Image provided by: University of Nebraska-Lincoln Libraries, Lincoln, NE
About The commoner. (Lincoln, Neb.) 1901-1923 | View Entire Issue (Aug. 24, 1906)
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TOSEPH G. CANNON, speaker of the houso of
J representatives, was renominated for con
gress at the republican convention held at Dan
ville, 111. This is Mr. xCannon's eighteenth con
secutive nomination. He made a strong protec
tivo tariff speech, declaring in favor of the "stand
. pat" plan, and said he was ready to stand or fall
by the record made by the republican congress.
He took issue with Samuel Gompers, president
of the' American Federation of Labor. He stated
that personally he was opposed to the legisla
tion domanded at the last session which sought
to prohibit courts from issuing injunctions in any
case, between employer and employe. He plainly
threw down the gauntlet to Mr. Gompers and his
associates. In this connection the story written
by the Washington correspondent for the Chicago
Record-Herald may be interesting. This corres
pondent says that it is believed that republican
leaders are deliberately courting a fight With
labor, leaders. -.
A WOMAN UNDERTOOK to' approach the
president in church at Oyster Bay, N. Y.;
With great difficulty she was removed by the
secret service agents. The woman's name was
Miss Asi L. Esac, An Oyster Bay dispatch says:
"She; presented herself early at the church today
and took a seat directly behind the pew usually
occupied by the Roosevelt family. When an
usher requested her to relinquish this seat she
refused. The usher forcibly removed her to the
rear of the church and Miss Esac says he tore
her gown. For this act she later applied for a
warrant for the usher, but was refused In the
rear oJ;he church Miss Esac refused to sit down."
A secret service agent stood beside her, and dur
ing the. service she made no less than a dozen
attempts i to get past him. As the president was
you speak to me a moment.' The president
tur.ned his head, as he passed, but did not panse."
T?VREDERICK TREVOR HILL, writing in Ap,
X?, pleton's Magazine, says: "There is.eyi-
denco that some members of the First" congress,
fully realized the .vast . importance and possibili
ties of , the Institution they had established in
the supreme court, .but it Is probable that the ma
jority little dreamed of the tremendous influence
" it" was destined to exert upon the history of the
nation. Certainly the earliest appointees to the
bench ha,d no reason to suspect the future glory
of their court as they traveled the wide circuits
throughout the thirteen states over bad roads,
In all sorts of weather, living, as one of them ex
pressed it, 'the life of postboys,' seeking business,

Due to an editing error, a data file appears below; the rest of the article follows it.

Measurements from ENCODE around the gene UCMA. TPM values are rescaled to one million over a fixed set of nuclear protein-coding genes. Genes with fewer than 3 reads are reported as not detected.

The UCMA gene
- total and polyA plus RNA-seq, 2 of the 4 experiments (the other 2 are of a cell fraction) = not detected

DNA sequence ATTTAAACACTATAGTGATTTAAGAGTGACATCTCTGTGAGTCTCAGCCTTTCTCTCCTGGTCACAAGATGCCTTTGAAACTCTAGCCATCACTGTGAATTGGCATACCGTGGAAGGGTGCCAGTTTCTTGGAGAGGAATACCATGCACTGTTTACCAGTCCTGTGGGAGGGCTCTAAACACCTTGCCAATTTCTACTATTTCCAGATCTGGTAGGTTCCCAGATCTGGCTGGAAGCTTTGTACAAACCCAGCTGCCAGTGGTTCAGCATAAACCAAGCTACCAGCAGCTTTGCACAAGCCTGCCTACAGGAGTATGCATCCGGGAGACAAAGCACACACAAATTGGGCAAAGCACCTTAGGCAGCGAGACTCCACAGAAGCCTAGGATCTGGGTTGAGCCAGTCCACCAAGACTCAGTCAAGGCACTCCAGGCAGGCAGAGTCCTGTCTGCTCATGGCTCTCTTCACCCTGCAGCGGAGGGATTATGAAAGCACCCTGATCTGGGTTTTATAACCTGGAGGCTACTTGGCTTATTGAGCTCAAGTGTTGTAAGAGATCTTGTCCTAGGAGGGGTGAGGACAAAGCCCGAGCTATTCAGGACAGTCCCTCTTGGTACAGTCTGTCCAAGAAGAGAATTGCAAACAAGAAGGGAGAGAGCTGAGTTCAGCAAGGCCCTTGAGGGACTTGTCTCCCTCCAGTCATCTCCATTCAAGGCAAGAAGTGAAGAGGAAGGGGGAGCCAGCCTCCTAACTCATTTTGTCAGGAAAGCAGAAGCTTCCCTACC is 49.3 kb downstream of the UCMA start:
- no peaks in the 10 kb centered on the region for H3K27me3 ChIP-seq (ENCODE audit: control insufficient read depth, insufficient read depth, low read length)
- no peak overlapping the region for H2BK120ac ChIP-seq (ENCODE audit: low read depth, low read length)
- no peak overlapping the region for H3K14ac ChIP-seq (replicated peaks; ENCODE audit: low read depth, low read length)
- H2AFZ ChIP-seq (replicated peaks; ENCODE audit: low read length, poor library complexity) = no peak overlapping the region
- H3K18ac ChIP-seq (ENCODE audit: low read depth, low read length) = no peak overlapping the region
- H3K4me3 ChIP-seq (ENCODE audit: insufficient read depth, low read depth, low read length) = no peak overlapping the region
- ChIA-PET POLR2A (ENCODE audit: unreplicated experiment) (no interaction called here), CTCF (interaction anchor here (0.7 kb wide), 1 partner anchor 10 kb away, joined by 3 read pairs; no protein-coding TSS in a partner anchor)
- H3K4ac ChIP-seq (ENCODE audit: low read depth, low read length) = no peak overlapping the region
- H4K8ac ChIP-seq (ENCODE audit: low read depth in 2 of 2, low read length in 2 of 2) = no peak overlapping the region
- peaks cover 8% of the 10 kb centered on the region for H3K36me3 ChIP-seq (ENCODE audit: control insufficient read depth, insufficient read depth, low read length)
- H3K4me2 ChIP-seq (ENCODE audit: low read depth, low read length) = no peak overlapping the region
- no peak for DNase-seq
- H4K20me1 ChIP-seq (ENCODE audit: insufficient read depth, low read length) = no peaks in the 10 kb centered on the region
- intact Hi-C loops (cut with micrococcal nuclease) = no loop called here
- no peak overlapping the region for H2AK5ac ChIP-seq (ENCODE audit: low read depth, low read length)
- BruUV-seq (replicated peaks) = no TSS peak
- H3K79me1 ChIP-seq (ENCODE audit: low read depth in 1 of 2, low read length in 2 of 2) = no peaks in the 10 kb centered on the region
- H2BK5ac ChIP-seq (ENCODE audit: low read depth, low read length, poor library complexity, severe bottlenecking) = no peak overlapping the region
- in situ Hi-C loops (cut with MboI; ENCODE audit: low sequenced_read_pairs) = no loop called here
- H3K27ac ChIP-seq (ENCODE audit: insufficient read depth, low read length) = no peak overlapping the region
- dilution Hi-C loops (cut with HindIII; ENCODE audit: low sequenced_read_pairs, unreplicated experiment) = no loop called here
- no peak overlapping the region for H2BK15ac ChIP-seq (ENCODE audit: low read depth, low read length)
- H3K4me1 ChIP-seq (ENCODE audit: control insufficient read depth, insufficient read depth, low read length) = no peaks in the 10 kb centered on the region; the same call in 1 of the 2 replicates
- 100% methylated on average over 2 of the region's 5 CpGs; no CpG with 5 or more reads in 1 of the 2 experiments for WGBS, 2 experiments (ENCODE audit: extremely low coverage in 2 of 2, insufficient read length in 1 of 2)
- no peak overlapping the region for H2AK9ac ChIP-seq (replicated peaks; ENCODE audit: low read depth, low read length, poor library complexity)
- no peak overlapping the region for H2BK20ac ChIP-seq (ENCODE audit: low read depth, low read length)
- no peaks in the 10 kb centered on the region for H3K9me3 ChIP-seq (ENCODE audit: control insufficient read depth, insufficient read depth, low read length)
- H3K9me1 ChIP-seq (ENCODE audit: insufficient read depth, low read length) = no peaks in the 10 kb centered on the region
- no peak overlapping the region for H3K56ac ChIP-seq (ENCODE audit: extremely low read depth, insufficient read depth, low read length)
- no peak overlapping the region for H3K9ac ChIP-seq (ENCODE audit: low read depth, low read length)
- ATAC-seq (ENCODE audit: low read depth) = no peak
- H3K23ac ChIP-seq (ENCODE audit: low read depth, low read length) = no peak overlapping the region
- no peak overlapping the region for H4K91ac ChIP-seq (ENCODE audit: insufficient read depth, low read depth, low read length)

but literally finding none. Even as late as 1801
there were only ten cases on the docket of the
court, and during the next five years its calendars
averaged less than twenty-five cases a year. But
though the court did not at first attract any con
s derable number of litigants, Chief-Justice Mar
shall early demonstrated the immense powers with
which he and his associates had been intrusted.
It was not without a bitter struggle, however,
that the great jurist established the authority of
ins tribunal and, for many years his declarations
in the celebrated case of Marbury vs. Madison
were regarded as absurd pretensions which could
never be maintained. In this case, which was of
?Hf-wiCU ?r ,l?poiiancG 'in itself, Marshall in
itiated the doctrine that the supreme court might
and would invalidate any law which in itsudg
coMuSSon?" ,rovisions of the United States
BUT POWERFUL AS the United States su
rrn, ,pre!Se co,urt l8' lts I)0wer according to Mr.
Hill is after all that of public opinion. Mr Hill
fS8: 7?,ose who (loubt this an(l cherish a be
fi.1 mLSl c,urt J omnipotent can dissipate
.. ...umuua uy u giance at the records, which
hnrfv VlT ratG eVGn thlS mlShty JUHtal
body has not always been able to enforce its own
decrees. In the case of Chisholm a creditor of
Georgia sued the state in the supreme court and
recovered, a judgment in violation of what was
then considered the essence of state'sovereignty
Thereupon the legislature of Georgia retorted
with a bill prescribing the penalty ofdeath for
any one who attempted to realize upon such a
judgment, the plaintiff prudently forbore to press
his claim, and the court's retreat was covered
by the- adoption of the. eleventh amendment tor
the constitution, which virtually ousted it of juris
diction. In the Cherokee case, involving the te
lation of an Indian tribe to the local and national
governments, President Jackson disregarded the
mandate of the court, coolly remarking, 'Marshall
made the decision, now let him enforce it,' ana
public opinion not approving it, the decree was
never - executed. Again, in the Merryman case,
President Lincoln declined to honor a writ of
habeas corpus issued after he had suspended it,
and Chief Justice Taney, finding himself without
popular support,, was compelled to let the pro
THE TERMS OF fifteen democrats" and fifteen
"republicans, who have seats in the United
States senate expire on March 3, next. The dem
ocrats are: Bacon, Georgia; Bailey, Texas;
-Berry, Arkansas; Blackburn, Kentucky; Car-
mack, Tennessee; Clark, Montana; Dubois, Idaho;
Foster, Alabama, re-elected; Gearin, Oregon; Mc-'
Laurin, Mississippi, re-elected; Martin, Virginia;
'Morgan, Alabama; Patterson, Colorado; Simmons,
North Carolina; Tillman, South Carolina. The
republicans are: Alger, Michigan; Allee, Dela
ware; Benson, Kansas; Burnham, New Hamp
shire; -Crane, Massachusetts; Cullom, Illinois;
Dolliver, Iowa; Dryden, New Jersey; Elklns,
West Virginia; Frye, Maine; Gamble, South Da
kota; ' Millard, Nebraska; Nelson, Minnesota;
Warren; Wyoming; Wetmore, Rhode Island.
BULLETIN SENT "OUT by the democratic
l 'congressional committee says: "Some of
the democrats have already 'been re-elected and
others nominated by popular vote. Berry will
be succeeded by Davis, Blackburn by Paynter,
and Carmack by Taylor; Gearin will be succeed
ed by Jonathan Bourne, a republican. The states